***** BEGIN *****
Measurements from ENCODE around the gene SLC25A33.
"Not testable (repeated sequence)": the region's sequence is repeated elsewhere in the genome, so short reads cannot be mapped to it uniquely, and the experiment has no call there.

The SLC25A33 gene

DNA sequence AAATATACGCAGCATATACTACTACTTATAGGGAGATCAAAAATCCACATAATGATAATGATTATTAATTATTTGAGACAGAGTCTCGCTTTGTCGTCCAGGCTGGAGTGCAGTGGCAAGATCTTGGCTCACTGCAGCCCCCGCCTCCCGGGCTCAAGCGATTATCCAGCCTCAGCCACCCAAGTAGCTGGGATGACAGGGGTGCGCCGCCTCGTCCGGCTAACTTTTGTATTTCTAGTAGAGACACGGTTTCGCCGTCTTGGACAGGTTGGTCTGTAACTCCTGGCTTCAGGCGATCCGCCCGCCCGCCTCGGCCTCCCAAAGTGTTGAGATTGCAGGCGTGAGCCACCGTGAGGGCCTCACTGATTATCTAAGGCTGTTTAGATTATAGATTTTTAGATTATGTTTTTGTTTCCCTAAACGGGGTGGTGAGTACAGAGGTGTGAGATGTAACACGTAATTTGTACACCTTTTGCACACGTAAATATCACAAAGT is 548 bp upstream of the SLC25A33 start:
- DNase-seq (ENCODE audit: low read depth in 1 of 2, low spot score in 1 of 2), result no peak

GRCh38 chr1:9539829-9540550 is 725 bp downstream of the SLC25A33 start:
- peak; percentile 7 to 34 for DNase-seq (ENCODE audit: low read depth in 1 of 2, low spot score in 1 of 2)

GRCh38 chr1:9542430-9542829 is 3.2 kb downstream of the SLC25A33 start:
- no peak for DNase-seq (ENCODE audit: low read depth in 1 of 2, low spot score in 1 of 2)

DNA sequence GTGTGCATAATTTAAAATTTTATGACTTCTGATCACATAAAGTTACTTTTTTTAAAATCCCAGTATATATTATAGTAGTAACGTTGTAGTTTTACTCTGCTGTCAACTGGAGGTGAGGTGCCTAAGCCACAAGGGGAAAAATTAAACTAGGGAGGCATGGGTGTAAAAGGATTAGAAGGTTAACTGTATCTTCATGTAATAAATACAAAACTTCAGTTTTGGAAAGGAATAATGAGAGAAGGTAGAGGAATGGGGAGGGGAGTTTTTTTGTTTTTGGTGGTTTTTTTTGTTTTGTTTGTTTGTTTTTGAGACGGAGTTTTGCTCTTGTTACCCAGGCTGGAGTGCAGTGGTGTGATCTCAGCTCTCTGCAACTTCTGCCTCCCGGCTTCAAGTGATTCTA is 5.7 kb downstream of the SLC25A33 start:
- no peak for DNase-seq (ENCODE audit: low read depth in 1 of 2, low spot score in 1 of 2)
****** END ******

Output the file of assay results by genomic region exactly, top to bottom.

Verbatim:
Measurements from ENCODE around the gene SLC25A33.
"Not testable (repeated sequence)": the region's sequence is repeated elsewhere in the genome, so short reads cannot be mapped to it uniquely, and the experiment has no call there.

The SLC25A33 gene

DNA sequence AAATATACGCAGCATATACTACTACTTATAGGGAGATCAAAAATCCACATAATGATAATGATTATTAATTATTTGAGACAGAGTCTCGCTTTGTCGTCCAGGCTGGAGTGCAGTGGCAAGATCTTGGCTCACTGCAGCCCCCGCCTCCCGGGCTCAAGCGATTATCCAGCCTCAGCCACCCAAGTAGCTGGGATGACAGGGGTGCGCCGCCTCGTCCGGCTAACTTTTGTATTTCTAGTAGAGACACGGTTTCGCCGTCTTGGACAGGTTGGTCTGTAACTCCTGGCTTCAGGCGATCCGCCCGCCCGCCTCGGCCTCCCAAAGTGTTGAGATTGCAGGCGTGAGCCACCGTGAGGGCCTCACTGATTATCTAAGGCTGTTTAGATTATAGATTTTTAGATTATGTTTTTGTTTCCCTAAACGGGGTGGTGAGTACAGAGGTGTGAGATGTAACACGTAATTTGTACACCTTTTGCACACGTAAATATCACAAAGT is 548 bp upstream of the SLC25A33 start:
- DNase-seq (ENCODE audit: low read depth in 1 of 2, low spot score in 1 of 2), result no peak

GRCh38 chr1:9539829-9540550 is 725 bp downstream of the SLC25A33 start:
- peak; percentile 7 to 34 for DNase-seq (ENCODE audit: low read depth in 1 of 2, low spot score in 1 of 2)

GRCh38 chr1:9542430-9542829 is 3.2 kb downstream of the SLC25A33 start:
- no peak for DNase-seq (ENCODE audit: low read depth in 1 of 2, low spot score in 1 of 2)

DNA sequence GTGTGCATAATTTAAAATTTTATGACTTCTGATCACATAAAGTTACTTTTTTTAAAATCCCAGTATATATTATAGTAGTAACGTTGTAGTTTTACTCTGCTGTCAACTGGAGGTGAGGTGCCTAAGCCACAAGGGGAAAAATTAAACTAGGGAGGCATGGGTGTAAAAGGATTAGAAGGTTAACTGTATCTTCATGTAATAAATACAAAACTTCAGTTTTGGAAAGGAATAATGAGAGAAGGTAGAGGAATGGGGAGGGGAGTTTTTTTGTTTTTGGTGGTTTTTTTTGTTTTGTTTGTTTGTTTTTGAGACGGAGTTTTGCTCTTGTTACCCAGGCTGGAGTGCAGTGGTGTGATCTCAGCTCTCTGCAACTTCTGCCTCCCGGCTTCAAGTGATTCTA is 5.7 kb downstream of the SLC25A33 start:
- no peak for DNase-seq (ENCODE audit: low read depth in 1 of 2, low spot score in 1 of 2)